Progresso Village and Lagoon is a sleepy village on the site of one of the most important ancient Maya trading routes. It’s a beautiful place to live in harmony with nature but won’t provide exciting nightlife.
7. Orange Walk
West of Corozal is a plethora of small villages and sleepy hamlets and, in places, a surprisingly good road system, which extends through rural Orange Walk to facilitate the sugar cane farming. These villages are home to many happy individual expats and couples…
Orange Walk, also known as “Suga City,” is the main town in the Orange Walk District and is about 30 miles south of Corozal. A pleasant small town on the New River, Orange Walk is in the center of sugar cane farming country.
With a population of 14,000, it bustles on weekends and holidays. With fertile land and 59 inches of rain per year, Orange Walk district is a great location for the aspiring hobby farmer or rancher. Beautiful river and lake front properties are available in Orange Walk if you love quiet union with nature.
Belizeans travel from all over to Orange Walk to shop at the second-hand stores full of American goods, sample contraband beer from over the border, and to have a nice time. Orange Walk is famous for Orange Walk Tacos—people I know will drive the 50 miles from Belize City just to get some tacos or get them delivered on the chicken bus…
8. Shipyard,Blue Creek, and Spanish Lookout
The Mennonite communities of Shipyard and Blue Creek in the Orange Walk District and Little Belize in Corozal District come as a shock after driving through the local villages that precede them. You don’t expect to be overtaken by a blonde-haired, blue-eyed 6-year-old driving a horse and trap while you’re driving a pickup as fast as the unpaved road will allow.
There are many Christian fundamentalist communities in Belize. They exist independently from the rest of the country, with different rules of observance and conduct. Mennonites started coming to Belize from Canada and other places after 1958 and these days do most of the farming, wood working, metal working, and lumbering in Belize.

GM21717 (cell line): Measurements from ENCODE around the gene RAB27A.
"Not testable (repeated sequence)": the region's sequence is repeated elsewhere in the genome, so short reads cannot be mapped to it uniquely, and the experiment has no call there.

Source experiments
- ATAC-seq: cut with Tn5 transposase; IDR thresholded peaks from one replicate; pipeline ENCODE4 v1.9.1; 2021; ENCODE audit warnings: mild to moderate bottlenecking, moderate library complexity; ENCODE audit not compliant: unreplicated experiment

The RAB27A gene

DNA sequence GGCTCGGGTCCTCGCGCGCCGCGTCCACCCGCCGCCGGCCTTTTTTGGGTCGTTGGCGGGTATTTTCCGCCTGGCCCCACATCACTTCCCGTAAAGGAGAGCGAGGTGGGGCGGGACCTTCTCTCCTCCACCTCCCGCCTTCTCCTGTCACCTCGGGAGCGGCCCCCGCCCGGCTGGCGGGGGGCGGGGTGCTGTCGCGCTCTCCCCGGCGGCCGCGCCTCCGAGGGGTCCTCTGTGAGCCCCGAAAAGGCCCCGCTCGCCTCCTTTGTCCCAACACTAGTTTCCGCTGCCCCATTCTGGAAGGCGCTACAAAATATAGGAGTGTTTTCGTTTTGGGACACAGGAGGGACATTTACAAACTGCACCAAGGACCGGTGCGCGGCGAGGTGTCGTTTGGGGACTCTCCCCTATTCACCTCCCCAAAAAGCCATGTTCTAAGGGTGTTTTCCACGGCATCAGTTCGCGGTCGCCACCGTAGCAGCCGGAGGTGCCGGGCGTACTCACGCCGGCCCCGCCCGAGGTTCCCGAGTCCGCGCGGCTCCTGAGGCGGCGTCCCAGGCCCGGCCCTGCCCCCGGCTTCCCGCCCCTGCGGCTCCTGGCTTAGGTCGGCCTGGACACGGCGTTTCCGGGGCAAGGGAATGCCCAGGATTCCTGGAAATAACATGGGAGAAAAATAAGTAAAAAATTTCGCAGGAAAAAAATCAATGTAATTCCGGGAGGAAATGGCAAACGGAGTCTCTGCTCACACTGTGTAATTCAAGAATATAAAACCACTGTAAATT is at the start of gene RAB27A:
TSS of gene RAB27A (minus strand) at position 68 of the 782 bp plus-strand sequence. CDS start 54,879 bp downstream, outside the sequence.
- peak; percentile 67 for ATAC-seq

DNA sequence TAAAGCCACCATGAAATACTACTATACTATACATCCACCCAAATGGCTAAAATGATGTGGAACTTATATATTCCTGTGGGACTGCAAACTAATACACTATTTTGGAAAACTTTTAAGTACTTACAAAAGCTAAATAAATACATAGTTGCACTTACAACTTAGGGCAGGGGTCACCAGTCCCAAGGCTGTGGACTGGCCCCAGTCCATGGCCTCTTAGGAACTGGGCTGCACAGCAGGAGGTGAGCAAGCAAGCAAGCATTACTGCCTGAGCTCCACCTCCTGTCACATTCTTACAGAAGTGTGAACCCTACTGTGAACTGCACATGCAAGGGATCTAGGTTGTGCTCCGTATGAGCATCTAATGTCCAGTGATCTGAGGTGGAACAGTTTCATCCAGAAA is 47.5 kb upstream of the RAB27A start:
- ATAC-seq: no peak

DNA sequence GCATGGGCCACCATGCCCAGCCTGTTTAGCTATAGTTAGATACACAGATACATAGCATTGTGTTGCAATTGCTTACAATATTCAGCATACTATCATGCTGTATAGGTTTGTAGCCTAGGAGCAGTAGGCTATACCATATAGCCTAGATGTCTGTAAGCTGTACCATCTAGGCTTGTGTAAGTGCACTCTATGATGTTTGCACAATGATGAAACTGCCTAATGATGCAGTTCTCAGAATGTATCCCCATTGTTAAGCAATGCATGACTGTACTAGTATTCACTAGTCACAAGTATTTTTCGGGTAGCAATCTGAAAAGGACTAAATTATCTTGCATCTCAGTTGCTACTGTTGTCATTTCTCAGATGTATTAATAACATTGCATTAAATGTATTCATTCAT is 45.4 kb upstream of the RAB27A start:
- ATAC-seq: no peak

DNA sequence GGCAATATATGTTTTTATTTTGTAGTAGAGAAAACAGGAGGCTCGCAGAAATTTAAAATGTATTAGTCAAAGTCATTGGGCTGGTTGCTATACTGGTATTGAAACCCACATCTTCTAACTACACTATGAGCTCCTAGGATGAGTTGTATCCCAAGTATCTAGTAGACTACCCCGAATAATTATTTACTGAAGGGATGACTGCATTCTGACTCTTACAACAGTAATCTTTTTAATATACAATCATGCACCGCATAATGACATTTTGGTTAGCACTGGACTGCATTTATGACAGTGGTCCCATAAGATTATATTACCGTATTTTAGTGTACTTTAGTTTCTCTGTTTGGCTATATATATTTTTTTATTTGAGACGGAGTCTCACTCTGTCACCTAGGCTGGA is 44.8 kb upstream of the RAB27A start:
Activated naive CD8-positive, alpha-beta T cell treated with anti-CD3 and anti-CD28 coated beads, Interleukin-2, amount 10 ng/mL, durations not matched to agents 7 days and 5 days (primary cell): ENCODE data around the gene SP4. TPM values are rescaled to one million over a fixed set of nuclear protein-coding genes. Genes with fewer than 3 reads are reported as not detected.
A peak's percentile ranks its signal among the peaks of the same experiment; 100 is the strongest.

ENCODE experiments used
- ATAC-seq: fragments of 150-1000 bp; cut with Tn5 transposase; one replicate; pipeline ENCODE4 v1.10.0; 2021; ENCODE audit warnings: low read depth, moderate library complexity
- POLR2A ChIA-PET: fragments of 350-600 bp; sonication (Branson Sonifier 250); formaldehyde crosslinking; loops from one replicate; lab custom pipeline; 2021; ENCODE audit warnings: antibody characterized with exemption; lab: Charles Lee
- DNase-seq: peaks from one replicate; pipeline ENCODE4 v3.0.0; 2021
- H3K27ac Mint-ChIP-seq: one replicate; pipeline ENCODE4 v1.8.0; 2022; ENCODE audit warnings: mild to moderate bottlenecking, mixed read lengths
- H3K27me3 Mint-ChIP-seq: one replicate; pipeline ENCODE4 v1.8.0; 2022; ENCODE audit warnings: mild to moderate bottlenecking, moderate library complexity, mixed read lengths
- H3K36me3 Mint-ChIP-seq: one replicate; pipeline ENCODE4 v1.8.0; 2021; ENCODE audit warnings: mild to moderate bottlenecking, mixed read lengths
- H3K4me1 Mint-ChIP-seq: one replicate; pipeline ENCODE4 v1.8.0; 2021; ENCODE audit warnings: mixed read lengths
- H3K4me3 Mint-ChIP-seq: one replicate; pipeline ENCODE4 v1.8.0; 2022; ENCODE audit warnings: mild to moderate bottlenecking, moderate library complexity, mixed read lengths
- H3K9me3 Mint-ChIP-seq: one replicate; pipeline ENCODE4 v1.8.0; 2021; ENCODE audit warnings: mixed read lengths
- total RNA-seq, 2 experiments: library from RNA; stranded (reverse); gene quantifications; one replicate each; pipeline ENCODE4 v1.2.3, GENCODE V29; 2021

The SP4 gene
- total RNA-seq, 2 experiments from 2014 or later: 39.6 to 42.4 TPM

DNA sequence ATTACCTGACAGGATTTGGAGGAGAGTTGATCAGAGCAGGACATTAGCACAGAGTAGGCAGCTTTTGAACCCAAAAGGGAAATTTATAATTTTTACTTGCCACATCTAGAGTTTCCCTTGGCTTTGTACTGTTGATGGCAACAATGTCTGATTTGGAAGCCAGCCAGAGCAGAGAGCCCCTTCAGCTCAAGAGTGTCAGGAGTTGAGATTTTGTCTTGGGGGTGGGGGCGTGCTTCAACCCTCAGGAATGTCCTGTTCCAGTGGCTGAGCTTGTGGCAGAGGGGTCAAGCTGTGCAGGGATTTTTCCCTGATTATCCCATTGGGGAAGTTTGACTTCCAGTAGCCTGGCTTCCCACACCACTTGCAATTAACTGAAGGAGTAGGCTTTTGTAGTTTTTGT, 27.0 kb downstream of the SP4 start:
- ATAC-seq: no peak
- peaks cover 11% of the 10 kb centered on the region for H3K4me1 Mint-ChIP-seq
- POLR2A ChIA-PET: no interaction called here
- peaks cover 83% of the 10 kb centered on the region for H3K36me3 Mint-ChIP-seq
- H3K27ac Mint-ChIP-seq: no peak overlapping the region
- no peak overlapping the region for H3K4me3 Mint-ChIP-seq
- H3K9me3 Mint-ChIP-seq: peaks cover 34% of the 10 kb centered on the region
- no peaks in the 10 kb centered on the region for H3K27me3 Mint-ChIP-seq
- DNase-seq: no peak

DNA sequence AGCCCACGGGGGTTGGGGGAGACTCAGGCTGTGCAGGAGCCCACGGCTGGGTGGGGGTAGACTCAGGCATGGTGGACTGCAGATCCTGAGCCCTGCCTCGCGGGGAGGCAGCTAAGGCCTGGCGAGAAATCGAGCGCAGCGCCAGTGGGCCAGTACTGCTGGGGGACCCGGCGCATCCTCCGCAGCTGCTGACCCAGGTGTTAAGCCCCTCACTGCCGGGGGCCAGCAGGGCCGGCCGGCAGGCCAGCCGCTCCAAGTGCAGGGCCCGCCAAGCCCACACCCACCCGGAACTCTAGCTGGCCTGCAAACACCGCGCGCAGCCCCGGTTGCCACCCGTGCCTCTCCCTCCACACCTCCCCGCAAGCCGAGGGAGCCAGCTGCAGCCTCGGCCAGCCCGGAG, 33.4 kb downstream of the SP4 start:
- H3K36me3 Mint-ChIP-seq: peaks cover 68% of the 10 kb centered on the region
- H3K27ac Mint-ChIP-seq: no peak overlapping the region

Most of these communities look like they have been dropped from a movie about 1900s Pennsylvania, with people wearing traditional garb and living in American-style farmhouses with barns. Some Mennonite communities, like Spanish Lookout in Cayo, are fully modern, whereas others, like the Shipyard Mennonites, don’t use machinery in their daily lives or for personal transport.
9. Crooked Tree Lagoon
The most southerly village I’ll tell you about here is 20 miles south of Orange Walk and is Belize’s only inhabited inland island. The rustic village is nestled right in the middle of Crooked Tree Lagoon, a fabulous nature reserve managed by the Audubon Society. Accessible only by boat until the early 1990s, you’ll find laid-back locals, mostly of Creole and Spanish descent, who fish, hunt, and offer guided tours of the nature reserve to make a living.
Crooked Tree is named after the wild cashew trees that abound on the island. The annual cashew fest is good village fun offering everything cashew (seeds, butter, and wine), local game meats, carnival rides, and a party after sundown. The lagoon is spectacular, and bird watchers come from across the globe to catch glimpses of jabiru storks and the dozens of other rare migratory bird species that stop there during the season. Crooked Tree Lodge is the best rated lodge on the island, offering a quiet family atmosphere and some of the best food in northern Belize.